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Downloading With Direct Connect

Jun 27, 2008
When Direct connect (DC) was originally created it became unpopular due to its downloading limitations and built in adware, so was soon superseded by DC++ which solved these issues. It isn't known exactly what proportion of people connected to DC hubs use DC++, but it is believed to be the majority.

Many hubs have strict requirements on the minimum amount you need to share before you can join. The more you have, the more exclusive the hubs you can access, but if you're new to Direct Connect and don't have much to share, don't worry there are plenty of quality hubs out there that have no restrictions or share limits.
How it works

When you first run your DC++ client it will display an online public hub-list from which you choose the ones you want to connect to. To help you do this, the list gives you a description of the type of files being shared on each hub, how many people are connected, and any restrictions such as a minimum share size.

There is no limit to the number of hubs you can physically connect to, but some will refuse your connection if you have already joined more than a certain amount. After you have chosen some suitable hubs, you can add them to your favourites and the client will automatically connect to them each time it is started.

The hub server maintains an index of all the users that are connected and the files they have made available so you can either manually search through a particular individual's shared folder, or you can run an automatic search which will cover every user on every hub you are connected to.

The file searches and download requests are routed through the hub to the host, and subsequent file transfers are then carried out directly between the clients.

Direct Connect download terminology

Like all systems, the Direct Connect download technique has a fair amount of terminology that will prove very useful in understanding how to use it properly.

An online server that users connect to, so they can search for, and download files. A public hub is one that has a published address and can be accessed by anyone, while a private hub can only be joined by people who have been invited.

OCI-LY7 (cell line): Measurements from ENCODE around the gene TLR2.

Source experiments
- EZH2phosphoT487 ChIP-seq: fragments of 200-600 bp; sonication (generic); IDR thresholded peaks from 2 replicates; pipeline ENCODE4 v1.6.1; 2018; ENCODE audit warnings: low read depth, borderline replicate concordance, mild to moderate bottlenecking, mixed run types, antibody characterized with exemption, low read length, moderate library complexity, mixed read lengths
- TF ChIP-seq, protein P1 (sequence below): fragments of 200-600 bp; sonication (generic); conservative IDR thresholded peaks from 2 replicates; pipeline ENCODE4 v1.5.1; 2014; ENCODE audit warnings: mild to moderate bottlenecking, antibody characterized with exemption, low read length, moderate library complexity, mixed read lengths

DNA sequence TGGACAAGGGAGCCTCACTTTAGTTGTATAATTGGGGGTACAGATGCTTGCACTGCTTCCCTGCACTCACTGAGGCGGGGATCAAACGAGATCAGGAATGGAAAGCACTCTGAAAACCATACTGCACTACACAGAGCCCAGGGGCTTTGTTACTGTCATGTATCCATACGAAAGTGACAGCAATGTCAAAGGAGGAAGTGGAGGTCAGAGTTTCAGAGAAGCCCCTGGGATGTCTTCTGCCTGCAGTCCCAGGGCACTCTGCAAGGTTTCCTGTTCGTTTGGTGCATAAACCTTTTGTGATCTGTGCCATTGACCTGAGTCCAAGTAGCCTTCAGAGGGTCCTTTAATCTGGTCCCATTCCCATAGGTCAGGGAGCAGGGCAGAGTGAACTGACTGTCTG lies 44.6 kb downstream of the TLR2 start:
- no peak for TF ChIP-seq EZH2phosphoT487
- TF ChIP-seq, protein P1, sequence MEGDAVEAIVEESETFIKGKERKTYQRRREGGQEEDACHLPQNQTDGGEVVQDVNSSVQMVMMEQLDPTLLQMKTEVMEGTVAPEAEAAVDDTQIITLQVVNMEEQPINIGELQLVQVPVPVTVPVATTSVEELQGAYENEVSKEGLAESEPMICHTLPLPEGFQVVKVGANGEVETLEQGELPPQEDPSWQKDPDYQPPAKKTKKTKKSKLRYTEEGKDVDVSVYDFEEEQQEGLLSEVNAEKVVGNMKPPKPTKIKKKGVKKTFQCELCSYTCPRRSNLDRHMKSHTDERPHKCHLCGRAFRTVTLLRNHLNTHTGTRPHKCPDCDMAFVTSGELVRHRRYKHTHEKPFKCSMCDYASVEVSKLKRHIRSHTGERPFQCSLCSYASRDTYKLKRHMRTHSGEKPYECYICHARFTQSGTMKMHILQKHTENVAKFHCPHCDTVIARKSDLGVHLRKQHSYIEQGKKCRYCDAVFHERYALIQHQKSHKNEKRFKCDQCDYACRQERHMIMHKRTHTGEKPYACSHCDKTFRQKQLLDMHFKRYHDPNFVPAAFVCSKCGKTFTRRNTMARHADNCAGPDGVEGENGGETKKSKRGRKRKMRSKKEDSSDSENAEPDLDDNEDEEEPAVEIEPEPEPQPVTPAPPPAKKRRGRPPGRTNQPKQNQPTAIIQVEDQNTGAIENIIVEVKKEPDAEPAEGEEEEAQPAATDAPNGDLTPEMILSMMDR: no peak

Minimum Share:
The combined size of all the files you have in your shared folder must be equal to or greater than this before you can connect to a particular hub.

Connection mode:
'Active mode' allows other users to connect to you through your firewall and allows for much faster and broader searches.

'Passive mode' does not allow incoming connections, and may be required for network security reasons. It will result in very slow and restricted searches.

This is a hub caretaker or moderator who is in charge of running the hub, and controls kicking, banning and user registration etc.

A forced disconnection from a hub by an operator. Reconnection will not be permitted until the ban has been lifted.

A temporary disconnection from a hub by an operator. Unlike a ban, you are allowed to reconnect immediately.

File List:
A listing of all the files contained within your shared folders.

Download Slot:
The number of simultaneous downloads offered by a host. If the person with a file you want has no empty slots, you will not be able to connect to them.

A hash value is a unique identifying code which is calculated from the contents of the file itself. This ensures you can always find an alternate source, even if the file names have been changed. There are many different forms of hashing, but Tiger Tree Hashing (TTH) is the type used in DC++.

Rollback checking:
If you resume a download, DC++ will check that the beginning of the transfer matches with the end of the incomplete file you already have. This prevents corruption, and ensures the file is the correct one.

Any discrepancy with your Direct Connect download will cause a 'rollback inconsistency', resulting in that source being removed and another one being found.

Search Spam:
An excessively high number of search requests sent to a hub within too short a period of time.

Information about your current Direct Connect download session, which includes client version, connection mode, number of hub connections and upload slots provided.
About the Author
Jon Mills has created the TotalDownloader website which provides information on downloading techniques, increasing your speeds, maintaining anonymity, and much more. So get started now with your free 6 part course at TotalDownloader.com
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